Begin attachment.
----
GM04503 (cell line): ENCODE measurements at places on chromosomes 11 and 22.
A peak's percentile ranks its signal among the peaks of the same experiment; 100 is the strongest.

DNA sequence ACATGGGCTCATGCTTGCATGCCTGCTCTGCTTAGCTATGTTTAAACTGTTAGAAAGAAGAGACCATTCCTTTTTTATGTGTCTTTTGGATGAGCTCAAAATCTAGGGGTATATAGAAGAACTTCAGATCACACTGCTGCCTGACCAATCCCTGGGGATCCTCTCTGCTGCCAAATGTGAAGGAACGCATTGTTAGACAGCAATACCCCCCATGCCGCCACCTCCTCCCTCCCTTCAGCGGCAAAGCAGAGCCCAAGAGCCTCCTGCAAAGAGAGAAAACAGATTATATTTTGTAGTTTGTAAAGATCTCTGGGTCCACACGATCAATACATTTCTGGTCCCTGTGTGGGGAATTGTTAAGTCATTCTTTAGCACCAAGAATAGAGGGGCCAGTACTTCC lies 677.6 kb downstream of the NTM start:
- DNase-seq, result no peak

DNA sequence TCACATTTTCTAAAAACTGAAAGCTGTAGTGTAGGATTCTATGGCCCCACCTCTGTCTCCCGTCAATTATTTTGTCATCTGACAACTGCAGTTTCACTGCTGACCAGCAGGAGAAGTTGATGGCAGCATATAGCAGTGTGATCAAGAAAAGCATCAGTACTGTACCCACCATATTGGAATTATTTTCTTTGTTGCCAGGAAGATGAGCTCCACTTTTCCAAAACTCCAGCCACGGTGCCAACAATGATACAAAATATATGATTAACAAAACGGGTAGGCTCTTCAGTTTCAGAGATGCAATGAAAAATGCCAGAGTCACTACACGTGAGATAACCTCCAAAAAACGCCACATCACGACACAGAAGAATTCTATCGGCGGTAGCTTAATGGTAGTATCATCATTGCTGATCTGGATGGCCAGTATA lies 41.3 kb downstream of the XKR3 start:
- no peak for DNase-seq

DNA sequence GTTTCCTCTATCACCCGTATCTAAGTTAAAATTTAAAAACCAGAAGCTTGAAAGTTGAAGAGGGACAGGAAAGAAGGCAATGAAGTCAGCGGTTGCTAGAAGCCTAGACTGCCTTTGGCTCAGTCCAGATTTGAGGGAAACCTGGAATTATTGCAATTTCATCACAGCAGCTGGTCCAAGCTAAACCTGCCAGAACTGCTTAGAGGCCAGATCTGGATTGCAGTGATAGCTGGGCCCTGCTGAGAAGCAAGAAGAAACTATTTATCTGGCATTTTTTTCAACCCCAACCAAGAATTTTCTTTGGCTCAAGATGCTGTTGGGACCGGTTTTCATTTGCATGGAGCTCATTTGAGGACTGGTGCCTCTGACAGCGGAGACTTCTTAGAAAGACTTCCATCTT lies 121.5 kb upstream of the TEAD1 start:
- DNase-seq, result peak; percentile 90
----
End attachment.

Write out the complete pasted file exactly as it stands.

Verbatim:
GM04503 (cell line): ENCODE measurements at places on chromosomes 11 and 22.
A peak's percentile ranks its signal among the peaks of the same experiment; 100 is the strongest.

DNA sequence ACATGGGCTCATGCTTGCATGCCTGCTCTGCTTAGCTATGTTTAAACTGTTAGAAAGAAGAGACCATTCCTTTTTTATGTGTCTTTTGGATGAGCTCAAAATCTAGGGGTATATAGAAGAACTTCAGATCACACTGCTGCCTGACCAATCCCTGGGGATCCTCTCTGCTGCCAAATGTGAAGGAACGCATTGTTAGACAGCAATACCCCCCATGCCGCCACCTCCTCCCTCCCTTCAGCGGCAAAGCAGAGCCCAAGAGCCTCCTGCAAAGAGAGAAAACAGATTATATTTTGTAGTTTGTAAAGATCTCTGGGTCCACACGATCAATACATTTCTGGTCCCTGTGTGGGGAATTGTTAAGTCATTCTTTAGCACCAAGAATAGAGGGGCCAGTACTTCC lies 677.6 kb downstream of the NTM start:
- DNase-seq, result no peak

DNA sequence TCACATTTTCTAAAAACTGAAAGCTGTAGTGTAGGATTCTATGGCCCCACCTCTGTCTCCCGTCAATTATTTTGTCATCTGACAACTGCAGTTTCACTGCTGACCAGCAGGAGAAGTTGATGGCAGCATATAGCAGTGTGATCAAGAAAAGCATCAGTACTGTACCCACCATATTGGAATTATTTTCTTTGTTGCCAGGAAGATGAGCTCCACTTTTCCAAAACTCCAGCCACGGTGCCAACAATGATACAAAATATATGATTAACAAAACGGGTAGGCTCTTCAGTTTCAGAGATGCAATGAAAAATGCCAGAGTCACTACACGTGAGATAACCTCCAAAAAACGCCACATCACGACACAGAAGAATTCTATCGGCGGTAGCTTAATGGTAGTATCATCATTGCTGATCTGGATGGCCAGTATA lies 41.3 kb downstream of the XKR3 start:
- no peak for DNase-seq

DNA sequence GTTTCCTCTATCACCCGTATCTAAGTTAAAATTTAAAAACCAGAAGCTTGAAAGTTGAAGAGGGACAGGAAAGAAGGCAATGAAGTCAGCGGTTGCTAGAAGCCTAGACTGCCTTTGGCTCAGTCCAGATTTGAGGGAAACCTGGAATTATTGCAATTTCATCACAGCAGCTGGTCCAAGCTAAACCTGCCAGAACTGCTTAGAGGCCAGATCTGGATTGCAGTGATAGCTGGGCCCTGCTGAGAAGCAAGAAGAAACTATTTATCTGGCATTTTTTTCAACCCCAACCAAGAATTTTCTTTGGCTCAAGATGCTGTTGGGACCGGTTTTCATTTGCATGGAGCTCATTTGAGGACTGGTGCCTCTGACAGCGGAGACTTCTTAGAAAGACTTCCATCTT lies 121.5 kb upstream of the TEAD1 start:
- DNase-seq, result peak; percentile 90